Figure 22a shows the contact model for a smooth disk surface, while Fig. 22b shows the contact model for a discrete track surface.
Fig. 22

Schematic of contact model for a smooth surface and b discrete track disk (groove depth = 60 nm and land width = 140 nm)

Table 2 shows the material properties used for the finite element investigation. The thicknesses of the hard magnetic layer, the soft magnetic layer and the NiP layer were assumed to be 20, 60 and 200 nm, respectively. Figure 23 shows von Mises stress contours for a smooth disk (case 1) and a discrete track disk (case 2). We observe high stress concentrations at the corners of the discrete tracks, indicating that yielding of the discrete track is likely to occur at those locations. Clearly, high stress concentrations at the corners of discrete tracks can initiate cracks or damage of the discrete tracks (see Fig. 8).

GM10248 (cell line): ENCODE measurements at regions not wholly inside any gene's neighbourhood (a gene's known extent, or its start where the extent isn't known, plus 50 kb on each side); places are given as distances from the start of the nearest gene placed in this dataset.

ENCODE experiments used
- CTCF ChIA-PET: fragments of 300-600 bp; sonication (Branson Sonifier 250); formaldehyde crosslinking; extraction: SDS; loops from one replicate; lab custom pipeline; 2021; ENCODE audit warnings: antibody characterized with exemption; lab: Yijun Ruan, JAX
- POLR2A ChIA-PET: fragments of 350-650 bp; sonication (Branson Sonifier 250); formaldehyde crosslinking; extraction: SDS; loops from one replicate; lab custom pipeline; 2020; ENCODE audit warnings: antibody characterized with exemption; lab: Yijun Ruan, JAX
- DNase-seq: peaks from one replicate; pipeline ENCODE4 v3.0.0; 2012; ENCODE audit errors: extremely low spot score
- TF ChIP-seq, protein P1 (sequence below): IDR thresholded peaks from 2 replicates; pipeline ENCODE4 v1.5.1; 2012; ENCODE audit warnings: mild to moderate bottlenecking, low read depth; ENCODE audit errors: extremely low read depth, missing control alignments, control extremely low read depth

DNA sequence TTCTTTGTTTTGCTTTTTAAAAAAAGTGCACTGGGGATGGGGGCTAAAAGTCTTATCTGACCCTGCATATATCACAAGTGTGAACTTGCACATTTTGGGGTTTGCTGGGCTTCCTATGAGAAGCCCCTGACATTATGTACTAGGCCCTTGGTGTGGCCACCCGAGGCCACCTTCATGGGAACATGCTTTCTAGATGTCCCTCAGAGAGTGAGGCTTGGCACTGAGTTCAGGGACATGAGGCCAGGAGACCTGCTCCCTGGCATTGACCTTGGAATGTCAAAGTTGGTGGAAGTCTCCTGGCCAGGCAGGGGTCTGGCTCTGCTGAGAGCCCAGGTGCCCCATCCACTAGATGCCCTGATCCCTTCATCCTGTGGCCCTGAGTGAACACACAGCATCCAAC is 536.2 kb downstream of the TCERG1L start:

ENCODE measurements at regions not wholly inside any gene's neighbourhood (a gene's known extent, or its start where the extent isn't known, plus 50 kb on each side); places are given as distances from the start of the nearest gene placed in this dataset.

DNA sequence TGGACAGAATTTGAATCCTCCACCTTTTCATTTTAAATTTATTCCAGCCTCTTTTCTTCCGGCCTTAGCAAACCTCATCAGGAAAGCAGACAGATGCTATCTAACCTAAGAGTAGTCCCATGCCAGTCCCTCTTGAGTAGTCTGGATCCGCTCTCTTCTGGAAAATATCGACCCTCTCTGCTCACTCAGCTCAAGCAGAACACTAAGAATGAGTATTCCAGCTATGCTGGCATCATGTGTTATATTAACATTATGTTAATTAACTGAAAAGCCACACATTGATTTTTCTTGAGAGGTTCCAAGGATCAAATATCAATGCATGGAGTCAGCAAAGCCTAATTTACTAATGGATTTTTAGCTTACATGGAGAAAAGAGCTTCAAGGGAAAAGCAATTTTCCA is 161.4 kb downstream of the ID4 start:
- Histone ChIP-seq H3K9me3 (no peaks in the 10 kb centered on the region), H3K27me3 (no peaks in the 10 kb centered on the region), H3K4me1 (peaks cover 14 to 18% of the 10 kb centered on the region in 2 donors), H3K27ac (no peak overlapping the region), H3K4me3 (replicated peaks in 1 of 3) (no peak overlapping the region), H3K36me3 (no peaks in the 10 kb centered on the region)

Table 2

Material properties of diamond tip and different layers of discrete track disk (Ovcharenko et al. 2010)

 

Tip

Hard magnetic layer (20 nm)

Soft magnetic layer (60 nm)

NiP (200 nm)

E (GPa)

1,140

150

120

114

Poisson’s ratio

0.07

0.3

0.3

0.31

Yield stress (GPa)

35.7

3.4

3.7

3.0

Fig. 23

Von Mises stress contour on a smooth disk and b discrete track disk (groove depth = 60 nm and land width = 140 nm) (stress is measured in 106 GPa)